Type 2 diabetes (T2D) carries risks of both cardiovascular (CV) (myocardial infarction, stroke, and peripheral vascular disease) and microvascular (retinopathy/nephropathy/neuropathy) complications. Glucose-lowering is an effective strategy for preventing microvascular complications, but the extent to which it can reduce CV complications is less certain. Glucagon-like peptide-1 (GLP-1) agonists are potent glucose-lowering agents but also have potentially beneficial effects on other traditional (body weight, blood pressure (BP), and LDL cholesterol) and non-traditional risk factors (low grade inflammation and endothelial dysfunction). The results of four large CV outcome trials with GLP-1 agonists are now available. These have compared lixisenatide (ELIXA), liraglutide (LEADER), semaglutide (SUSTAIN-6), and long-acting exenatide (EXSCEL) with placebo and standard of care over 2–4 years; four others (including with dulaglutide and albiglutide) are ongoing. LEADER and SUSTAIN-6 have demonstrated reductions in rates of major adverse CV events with active GLP-1 treatment but ELIXA and EXSCEL have not. In this review, we discuss the mechanisms by which GLP-1 receptor agonists act on the CV system and the design and conduct of these trials. Contrary to the assertions that (a) all GLP-1 agonists reduce CV disease in T2D but to different extents or (b) the magnitude of CV protection is predominantly related to glucose-lowering, we argue that CV benefit is specific to agents that provide longer acting agonism at the GLP-1 receptor. The mechanisms involve reduction in body weight and BP, and lowering of LDL-cholesterol and glucose, but pleiotropic effects—including suppression of low grade inflammation, vasodilation, and natriuresis—are also likely relevant.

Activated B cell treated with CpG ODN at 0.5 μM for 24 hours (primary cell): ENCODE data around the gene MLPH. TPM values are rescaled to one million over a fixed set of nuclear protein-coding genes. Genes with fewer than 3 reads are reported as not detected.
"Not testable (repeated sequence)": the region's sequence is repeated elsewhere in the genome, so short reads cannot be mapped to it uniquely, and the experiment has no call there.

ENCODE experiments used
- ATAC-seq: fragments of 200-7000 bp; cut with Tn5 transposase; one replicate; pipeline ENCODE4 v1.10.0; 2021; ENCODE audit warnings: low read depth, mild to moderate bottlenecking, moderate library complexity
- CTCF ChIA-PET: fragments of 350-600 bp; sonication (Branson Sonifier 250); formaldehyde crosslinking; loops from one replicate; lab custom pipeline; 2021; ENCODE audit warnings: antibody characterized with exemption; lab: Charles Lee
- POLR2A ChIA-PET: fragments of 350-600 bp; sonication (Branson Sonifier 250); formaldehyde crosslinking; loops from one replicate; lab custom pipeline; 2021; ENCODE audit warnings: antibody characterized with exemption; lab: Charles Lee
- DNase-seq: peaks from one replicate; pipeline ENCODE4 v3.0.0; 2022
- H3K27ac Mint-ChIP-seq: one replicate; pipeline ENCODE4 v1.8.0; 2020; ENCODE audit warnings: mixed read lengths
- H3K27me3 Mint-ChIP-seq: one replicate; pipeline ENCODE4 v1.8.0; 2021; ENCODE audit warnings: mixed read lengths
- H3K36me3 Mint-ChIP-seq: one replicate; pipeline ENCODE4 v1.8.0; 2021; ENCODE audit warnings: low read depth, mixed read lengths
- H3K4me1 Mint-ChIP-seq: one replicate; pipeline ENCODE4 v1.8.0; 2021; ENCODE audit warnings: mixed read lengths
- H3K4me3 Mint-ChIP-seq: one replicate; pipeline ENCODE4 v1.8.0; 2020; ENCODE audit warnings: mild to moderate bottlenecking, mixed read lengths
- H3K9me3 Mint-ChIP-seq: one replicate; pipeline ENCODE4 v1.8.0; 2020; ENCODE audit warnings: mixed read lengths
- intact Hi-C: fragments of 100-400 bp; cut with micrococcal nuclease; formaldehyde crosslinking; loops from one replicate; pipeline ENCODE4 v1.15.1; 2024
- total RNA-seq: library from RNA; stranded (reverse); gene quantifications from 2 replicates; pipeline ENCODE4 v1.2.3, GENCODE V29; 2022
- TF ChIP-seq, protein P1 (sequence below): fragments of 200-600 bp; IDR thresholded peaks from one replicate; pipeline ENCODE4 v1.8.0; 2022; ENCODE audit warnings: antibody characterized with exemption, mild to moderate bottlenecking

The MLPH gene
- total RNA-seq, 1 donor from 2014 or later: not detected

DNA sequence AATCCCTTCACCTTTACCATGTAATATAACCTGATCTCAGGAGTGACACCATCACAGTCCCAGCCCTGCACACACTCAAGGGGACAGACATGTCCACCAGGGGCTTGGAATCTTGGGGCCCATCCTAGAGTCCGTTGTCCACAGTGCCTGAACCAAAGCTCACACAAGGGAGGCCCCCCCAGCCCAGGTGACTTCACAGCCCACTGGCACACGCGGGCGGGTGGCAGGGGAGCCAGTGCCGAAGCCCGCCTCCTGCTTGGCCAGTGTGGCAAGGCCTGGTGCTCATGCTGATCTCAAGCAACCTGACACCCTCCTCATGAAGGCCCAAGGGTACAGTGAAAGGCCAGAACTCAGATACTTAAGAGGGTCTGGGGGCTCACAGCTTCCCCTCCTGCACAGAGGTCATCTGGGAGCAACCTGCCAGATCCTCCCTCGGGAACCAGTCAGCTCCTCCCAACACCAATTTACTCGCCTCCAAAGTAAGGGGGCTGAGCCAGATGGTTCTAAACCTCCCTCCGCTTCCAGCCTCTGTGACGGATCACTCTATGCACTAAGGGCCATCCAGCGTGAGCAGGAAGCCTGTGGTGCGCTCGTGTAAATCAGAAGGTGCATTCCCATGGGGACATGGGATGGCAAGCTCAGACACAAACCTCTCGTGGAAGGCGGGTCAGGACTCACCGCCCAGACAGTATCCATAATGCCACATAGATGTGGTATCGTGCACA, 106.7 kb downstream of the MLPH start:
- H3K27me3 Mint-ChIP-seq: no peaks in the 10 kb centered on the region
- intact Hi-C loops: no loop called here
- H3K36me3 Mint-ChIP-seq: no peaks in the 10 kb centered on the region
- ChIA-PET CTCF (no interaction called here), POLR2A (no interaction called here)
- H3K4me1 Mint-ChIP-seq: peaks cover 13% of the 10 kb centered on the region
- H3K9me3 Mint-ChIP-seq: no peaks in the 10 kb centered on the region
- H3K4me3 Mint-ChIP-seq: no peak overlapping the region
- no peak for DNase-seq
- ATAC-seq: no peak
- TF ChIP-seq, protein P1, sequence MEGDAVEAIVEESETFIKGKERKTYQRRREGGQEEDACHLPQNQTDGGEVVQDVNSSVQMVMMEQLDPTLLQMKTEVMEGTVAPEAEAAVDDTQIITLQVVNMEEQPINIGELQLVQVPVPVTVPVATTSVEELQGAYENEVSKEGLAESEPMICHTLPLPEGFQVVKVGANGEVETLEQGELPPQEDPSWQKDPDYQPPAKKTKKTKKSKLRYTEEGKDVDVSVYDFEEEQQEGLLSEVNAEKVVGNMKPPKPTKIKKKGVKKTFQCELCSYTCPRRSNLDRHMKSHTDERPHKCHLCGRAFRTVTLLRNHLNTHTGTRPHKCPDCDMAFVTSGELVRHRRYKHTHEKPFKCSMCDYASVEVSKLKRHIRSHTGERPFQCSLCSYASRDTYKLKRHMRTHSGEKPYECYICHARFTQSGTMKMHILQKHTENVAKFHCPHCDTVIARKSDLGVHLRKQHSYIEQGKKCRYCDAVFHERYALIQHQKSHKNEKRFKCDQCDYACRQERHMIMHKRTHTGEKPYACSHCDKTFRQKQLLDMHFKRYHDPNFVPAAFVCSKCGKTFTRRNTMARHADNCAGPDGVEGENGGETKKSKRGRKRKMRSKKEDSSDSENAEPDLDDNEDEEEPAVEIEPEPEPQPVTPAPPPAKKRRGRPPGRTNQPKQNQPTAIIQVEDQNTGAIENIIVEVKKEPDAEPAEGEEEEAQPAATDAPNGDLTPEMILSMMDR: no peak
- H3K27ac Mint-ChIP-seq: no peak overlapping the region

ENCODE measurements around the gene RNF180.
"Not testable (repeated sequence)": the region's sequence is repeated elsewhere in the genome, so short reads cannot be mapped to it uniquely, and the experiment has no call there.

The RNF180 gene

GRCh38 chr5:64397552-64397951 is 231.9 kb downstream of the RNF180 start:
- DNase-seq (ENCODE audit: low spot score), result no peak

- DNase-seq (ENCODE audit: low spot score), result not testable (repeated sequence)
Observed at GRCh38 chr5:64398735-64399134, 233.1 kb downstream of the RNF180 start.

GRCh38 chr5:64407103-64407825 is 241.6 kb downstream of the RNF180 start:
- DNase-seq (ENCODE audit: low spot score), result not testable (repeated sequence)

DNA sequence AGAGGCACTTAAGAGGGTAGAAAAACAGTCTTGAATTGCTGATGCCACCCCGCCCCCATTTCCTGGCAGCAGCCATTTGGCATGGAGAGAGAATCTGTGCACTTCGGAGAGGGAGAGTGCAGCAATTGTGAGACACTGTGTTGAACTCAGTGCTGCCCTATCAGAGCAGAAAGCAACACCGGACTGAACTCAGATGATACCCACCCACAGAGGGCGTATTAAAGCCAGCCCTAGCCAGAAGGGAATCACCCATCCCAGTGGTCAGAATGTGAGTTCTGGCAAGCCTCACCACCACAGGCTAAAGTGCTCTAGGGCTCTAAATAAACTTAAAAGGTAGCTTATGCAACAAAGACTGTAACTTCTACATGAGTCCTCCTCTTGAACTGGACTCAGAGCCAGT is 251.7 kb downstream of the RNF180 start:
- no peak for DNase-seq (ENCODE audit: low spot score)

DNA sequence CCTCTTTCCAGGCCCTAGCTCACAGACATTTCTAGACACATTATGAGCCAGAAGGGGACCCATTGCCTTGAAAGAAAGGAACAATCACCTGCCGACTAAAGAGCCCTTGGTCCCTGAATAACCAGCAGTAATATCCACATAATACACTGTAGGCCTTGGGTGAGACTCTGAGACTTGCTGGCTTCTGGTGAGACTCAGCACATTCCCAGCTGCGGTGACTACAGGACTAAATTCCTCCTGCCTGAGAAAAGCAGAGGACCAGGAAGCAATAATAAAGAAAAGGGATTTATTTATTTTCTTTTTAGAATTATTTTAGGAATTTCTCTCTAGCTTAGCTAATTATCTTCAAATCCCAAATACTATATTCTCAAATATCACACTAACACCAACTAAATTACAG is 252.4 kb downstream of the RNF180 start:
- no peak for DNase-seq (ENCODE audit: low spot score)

You do not currently have access to this content.